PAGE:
Reading Daniel Hunter’s Strategy & Soul is almost as good as taking one of his Training for Change workshops. It’s a very experiential read, immersing you in the story of community organizing and developing a campaign to keep casinos out of Philadelphia. You quickly find yourself drawn into the details of the struggle and with graceful ease there is a step back to reflect on what is happening and the theory is brought to bear and course corrections are made. It’s the experiential cycle lived out between the author and the reader on the topic of how to effect social change through organizing, nonviolent direct action, community engagement, and the creative building and use of political power.
To be honest, casinos have not been a big issue for me even though my Baptist ethical genes are anti-gambling. Daniel himself seemed in that same boat until a challenge by a community organizer named Jethro Heiko organized Daniel and drew him into a life-changing struggle. I was drawn into the book the same way, sucked in until the fight became mine, too. I lost my objectivity as a reader, feeling the ups and downs of the struggle and moving from thinking about “they” to “we.” Good stories can do that to you.
However, this really isn’t a story about the anti-gambling or anti-casino movements. This is an in-depth case study about community organizing. As such Strategy & Soul fills a huge gap in social movement literature. There are lots of how-to books, lots of stories about great moments and heroes of various struggles, but not many that take you into the nitty-gritty, daily grind of a campaign. So many times we get lost in the details, but that’s where Daniel takes us to help us find our way. All along he helps us get our bearings by the theory that is injected, not in his authorial objectivity looking down at this case study, but in the conversations, strategy sessions, workshops, and in-the-moment “aha’s” of insight. The reader ends up with a ton of theory without realizing it—again, much like a Training for Change workshop.
If there’s one drawback it’s that the book is quite long. Reader fatigue can set in, interestingly about the time Daniel’s own fatigue with the struggle set in. So this experience of both the author and the reader becomes yet another point of learning, for which of us involved in struggles for long has not come to that fatigue point? Daniel takes the book’s weakness and turns it into a plus, the mark of both a good trainer, a good organizer, and a good movement tactician.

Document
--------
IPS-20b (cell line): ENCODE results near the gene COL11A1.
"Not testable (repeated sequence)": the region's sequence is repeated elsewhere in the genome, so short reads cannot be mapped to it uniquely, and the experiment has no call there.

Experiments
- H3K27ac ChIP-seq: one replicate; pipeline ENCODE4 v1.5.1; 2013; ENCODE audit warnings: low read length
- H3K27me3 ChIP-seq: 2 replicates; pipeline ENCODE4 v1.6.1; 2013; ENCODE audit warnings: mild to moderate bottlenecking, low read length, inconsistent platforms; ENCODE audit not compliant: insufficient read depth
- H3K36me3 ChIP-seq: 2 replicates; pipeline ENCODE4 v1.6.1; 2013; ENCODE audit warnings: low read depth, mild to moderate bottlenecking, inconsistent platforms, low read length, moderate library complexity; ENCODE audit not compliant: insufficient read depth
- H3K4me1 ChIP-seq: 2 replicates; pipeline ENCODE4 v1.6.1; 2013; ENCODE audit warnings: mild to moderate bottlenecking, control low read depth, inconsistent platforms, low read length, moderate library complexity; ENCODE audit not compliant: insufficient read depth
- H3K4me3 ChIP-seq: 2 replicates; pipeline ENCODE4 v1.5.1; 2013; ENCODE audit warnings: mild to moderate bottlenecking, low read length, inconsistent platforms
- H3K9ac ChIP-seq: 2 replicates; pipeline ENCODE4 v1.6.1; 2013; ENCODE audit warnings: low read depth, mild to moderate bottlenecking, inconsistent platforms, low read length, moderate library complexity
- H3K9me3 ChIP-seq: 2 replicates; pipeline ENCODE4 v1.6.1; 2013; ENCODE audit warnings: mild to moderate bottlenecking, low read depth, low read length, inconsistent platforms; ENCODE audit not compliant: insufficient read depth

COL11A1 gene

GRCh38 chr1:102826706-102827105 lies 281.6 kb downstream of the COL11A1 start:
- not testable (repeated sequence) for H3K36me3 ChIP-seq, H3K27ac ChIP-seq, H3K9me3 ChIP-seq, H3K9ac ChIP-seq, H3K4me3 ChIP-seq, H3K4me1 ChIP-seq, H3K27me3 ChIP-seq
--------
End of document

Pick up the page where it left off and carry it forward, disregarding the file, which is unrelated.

Daniel doesn’t preach in this book, but he does bring to bear an explicit moral compass in continually referring to the “higher ground” that needs to be taken. He puts this discussion in the context of developing strategies and taking actions that will really work. This discussion exposes some of the way our social movements can get just as stuck in uncreative ruts and demonizing of opponents. Daniel brings the “soul” into the book with this ethical depth as well as his own personal honesty. The flaws, failings, and missteps of Daniel, his companions, and their movement are shown as well as the insights, creativity, and victories. Daniel wears his feelings on the page.
I could go on about some of the treasures to be found in the rich soil of this story. Instead, I’ll stop and simply tell you to go get this book ASAP if you are involved in any kind of struggle for justice or peace. You’ll learn a lot from Daniel’s story to enrich the shaping of your own.
Strategy and Soul is authored by Daniel Hunter. Reviewed by Rev. Dan Buttry — Dan Buttry has co-facilitated with Daniel Hunter around the world in various trainings. Dan is the Global Consultant for Peace and Justice for International Ministries of the American Baptist Churches. He has authored the recent books Blessed Are the Peacemakers and Interfaith Heroes (Vol 1 and 2).